Laminate Cabinets Vs Wood (Types & Designs)

This comparison of laminate cabinets vs wood shares the different types of wood & laminate designs, durability, cost, and differences in appearance & maintenance.
Kitchen with bar counter, high chairs, laminate cabinets and solid white countertopsSince time immemorial, wood has always been a preferred material when it comes to furniture. The organic material showcases alluring textures and colors on every surface.

With our natural affinity towards nature, wooden cabinets, from classic profiles to the modern aesthetic, remain a popular option compared to industrial-made materials. Meanwhile, with the advancement of the manufacturing process, we see a tick in the popularity of engineered wood rivaling natural materials.

Laminate cabinets simulate the look and sometimes even feel like real wood and are the perfect alternative for homeowners who love the look of wood who but are looking for an affordable option. Learn more about the differences between laminate and wood cabinets for the next cabinet renovation and installation.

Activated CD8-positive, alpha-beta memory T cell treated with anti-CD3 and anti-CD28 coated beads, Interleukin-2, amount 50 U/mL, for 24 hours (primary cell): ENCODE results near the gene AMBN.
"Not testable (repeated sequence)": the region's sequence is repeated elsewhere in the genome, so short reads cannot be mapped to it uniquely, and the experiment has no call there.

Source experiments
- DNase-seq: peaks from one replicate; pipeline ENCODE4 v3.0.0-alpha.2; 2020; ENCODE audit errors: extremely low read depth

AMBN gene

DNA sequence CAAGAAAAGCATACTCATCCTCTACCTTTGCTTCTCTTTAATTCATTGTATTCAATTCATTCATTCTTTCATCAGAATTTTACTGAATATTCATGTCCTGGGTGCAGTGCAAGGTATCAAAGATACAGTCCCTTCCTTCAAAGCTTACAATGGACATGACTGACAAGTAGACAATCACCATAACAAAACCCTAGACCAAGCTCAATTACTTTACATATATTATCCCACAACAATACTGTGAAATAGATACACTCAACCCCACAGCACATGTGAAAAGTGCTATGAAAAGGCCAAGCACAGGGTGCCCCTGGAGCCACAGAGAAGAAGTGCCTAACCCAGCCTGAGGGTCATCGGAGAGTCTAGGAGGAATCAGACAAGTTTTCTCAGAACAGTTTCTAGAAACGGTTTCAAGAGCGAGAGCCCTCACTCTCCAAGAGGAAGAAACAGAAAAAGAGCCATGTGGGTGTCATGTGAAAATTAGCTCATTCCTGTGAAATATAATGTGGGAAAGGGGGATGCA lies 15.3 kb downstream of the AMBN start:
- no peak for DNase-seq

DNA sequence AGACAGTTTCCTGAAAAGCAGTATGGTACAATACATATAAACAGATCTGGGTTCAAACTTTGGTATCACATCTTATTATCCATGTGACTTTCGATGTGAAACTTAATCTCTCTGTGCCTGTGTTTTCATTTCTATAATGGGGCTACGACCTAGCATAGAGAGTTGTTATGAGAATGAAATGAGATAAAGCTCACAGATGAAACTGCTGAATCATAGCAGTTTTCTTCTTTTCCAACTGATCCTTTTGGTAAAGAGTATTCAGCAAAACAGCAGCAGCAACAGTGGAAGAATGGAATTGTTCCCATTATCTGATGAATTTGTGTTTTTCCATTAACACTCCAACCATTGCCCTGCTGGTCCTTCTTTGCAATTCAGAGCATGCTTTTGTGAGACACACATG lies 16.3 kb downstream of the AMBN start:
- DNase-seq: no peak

What Are Laminated Cabinets? 

Kitchen with white walls, wood floors and modular cabinetsFrom the name itself, laminate cabinets are engineered wood assembled using laminate wood, and like other types of engineered wood, laminate wood composes of veneers. In the furniture industry, laminate wood is also called HPL or High-Pressure Laminate.

The most popular laminated storage units are usually made from MDF or medium-density fiberboard or particleboard, where a laminated layer provides protection for the cabinet’s surface. The standard thickness of laminate wood made for furniture is .8 mm and can range from .6mm – 1.2mm depending on the quality and usage.